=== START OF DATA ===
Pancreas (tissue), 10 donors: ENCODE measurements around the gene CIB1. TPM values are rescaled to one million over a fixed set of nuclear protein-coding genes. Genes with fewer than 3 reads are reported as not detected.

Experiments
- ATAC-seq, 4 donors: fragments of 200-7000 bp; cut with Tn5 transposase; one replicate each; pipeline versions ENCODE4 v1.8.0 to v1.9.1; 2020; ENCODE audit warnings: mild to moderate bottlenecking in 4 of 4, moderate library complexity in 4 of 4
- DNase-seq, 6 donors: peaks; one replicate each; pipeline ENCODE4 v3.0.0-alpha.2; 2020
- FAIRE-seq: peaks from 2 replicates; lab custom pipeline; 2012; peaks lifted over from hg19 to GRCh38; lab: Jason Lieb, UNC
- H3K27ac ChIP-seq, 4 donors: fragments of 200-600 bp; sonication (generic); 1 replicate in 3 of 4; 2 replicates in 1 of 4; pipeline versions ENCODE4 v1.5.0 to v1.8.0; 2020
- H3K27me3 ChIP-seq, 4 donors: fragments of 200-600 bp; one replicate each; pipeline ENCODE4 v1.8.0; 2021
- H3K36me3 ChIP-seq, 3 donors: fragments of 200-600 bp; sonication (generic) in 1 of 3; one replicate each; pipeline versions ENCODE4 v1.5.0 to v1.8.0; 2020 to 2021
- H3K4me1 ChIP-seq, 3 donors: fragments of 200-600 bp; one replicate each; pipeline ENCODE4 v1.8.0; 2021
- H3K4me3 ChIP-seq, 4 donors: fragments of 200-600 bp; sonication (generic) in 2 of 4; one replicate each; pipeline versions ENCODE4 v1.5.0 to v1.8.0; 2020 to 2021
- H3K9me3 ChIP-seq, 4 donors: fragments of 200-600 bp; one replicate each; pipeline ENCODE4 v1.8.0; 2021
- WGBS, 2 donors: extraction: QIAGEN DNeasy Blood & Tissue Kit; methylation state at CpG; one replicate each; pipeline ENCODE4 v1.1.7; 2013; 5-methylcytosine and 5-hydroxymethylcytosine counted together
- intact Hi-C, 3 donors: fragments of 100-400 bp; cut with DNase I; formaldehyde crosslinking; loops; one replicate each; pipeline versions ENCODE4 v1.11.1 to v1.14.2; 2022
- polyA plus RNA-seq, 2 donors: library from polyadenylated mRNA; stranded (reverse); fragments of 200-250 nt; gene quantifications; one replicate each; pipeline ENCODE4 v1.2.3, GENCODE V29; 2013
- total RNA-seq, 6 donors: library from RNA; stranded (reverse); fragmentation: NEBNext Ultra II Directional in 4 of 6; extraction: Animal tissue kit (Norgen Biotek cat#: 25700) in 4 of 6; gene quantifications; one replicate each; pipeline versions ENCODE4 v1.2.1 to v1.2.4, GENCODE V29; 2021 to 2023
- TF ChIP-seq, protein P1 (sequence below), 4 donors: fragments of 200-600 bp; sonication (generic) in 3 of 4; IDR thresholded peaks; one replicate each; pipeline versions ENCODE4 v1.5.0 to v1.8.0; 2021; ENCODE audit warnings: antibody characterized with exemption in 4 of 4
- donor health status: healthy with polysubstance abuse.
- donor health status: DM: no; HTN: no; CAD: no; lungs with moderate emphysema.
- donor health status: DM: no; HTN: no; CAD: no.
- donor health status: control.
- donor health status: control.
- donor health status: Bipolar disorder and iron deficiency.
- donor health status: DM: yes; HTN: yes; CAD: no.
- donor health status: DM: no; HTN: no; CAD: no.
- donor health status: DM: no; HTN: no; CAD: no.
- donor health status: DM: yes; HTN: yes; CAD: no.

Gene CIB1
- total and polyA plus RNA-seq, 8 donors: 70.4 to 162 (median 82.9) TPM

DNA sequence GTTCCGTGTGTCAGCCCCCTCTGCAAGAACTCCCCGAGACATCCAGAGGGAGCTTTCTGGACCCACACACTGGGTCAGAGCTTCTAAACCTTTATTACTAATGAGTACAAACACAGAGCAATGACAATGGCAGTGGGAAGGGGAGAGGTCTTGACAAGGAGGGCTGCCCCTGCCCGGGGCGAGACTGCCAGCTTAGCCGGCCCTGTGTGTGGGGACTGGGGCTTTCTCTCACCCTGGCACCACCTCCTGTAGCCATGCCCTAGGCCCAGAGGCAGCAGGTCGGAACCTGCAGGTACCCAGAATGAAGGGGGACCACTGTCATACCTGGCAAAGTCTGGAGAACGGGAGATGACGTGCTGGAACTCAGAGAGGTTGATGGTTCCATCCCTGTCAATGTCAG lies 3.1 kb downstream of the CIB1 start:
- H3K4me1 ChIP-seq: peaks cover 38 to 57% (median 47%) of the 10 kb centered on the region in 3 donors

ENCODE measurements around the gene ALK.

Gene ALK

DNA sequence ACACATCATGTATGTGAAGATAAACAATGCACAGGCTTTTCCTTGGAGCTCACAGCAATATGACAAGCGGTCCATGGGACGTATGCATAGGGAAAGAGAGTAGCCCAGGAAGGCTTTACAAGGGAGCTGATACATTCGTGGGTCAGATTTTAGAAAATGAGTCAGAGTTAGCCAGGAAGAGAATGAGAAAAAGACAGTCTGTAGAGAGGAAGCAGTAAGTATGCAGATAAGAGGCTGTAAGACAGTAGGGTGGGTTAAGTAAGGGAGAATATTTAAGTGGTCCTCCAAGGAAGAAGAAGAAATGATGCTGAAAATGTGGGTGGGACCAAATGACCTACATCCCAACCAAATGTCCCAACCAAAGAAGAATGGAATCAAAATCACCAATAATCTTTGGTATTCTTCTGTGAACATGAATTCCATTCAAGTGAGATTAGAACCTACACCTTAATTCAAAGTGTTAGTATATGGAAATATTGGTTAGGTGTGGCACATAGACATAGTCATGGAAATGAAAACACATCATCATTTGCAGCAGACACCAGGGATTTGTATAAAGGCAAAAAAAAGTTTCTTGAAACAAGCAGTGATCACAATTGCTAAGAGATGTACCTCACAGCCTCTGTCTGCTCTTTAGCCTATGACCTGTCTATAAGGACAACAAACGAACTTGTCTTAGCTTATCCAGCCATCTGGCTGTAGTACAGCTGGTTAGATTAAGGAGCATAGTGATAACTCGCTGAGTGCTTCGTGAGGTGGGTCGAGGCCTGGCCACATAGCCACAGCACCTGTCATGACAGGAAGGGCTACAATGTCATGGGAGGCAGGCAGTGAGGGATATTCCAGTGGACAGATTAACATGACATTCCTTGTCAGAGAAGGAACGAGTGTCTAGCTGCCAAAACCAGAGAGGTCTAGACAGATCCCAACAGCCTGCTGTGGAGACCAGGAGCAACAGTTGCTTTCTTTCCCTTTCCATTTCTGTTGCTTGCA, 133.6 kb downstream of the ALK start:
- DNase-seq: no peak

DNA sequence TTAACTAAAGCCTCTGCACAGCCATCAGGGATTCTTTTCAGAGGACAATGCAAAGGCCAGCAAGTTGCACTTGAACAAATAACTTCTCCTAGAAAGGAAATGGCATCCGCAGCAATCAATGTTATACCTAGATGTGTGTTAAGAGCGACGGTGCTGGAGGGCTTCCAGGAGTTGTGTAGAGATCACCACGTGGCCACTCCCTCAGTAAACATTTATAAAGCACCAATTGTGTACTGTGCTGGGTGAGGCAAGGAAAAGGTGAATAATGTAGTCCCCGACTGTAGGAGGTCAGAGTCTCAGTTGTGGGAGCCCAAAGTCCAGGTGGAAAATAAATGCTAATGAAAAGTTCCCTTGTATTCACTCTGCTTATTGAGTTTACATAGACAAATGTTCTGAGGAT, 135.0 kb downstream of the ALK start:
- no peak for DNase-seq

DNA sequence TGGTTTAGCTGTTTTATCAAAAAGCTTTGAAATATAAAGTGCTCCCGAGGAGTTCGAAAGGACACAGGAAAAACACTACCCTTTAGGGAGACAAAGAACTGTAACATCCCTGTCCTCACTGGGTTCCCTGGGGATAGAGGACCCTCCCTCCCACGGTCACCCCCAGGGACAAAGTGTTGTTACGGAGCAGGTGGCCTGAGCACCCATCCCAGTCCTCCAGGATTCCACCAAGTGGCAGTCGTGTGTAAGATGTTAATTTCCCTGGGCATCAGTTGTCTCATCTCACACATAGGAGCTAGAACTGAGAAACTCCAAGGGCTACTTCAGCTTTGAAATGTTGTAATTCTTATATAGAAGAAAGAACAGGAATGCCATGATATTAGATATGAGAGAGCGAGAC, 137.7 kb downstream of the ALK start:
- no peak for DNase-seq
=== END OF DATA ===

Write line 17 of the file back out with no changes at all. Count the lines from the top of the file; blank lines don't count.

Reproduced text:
- donor health status: healthy with polysubstance abuse.